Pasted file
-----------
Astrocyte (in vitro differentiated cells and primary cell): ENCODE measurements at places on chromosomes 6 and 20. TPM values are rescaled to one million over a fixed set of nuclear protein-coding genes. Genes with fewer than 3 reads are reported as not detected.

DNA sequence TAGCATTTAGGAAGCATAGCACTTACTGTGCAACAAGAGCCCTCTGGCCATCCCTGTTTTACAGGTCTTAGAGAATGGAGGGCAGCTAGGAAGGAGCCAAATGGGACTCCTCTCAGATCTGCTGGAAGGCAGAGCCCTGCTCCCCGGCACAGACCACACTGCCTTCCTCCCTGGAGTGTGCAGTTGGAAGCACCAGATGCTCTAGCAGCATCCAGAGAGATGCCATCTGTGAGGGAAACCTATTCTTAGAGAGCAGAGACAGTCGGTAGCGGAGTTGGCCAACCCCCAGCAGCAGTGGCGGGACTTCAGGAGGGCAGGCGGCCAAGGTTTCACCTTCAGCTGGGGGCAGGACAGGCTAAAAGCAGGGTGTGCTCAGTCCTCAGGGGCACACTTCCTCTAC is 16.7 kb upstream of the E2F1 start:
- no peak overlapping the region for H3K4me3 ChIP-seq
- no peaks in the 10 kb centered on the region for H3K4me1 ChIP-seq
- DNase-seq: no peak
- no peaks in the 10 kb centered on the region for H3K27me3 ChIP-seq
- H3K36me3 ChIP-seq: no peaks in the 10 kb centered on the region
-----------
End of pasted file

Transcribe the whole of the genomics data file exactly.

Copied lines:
Astrocyte (in vitro differentiated cells and primary cell): ENCODE measurements at places on chromosomes 6 and 20. TPM values are rescaled to one million over a fixed set of nuclear protein-coding genes. Genes with fewer than 3 reads are reported as not detected.

DNA sequence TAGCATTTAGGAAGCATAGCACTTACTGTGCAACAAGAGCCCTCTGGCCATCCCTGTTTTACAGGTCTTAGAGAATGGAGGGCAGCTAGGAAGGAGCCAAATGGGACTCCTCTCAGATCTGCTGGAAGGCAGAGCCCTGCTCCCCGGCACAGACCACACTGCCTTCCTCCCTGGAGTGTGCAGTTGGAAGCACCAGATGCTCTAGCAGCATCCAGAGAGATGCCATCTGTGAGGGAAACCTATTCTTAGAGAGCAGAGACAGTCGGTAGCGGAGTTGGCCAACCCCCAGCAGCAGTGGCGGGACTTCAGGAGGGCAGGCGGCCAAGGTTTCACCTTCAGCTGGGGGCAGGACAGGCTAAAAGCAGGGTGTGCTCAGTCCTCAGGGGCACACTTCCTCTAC is 16.7 kb upstream of the E2F1 start:
- no peak overlapping the region for H3K4me3 ChIP-seq
- no peaks in the 10 kb centered on the region for H3K4me1 ChIP-seq
- DNase-seq: no peak
- no peaks in the 10 kb centered on the region for H3K27me3 ChIP-seq
- H3K36me3 ChIP-seq: no peaks in the 10 kb centered on the region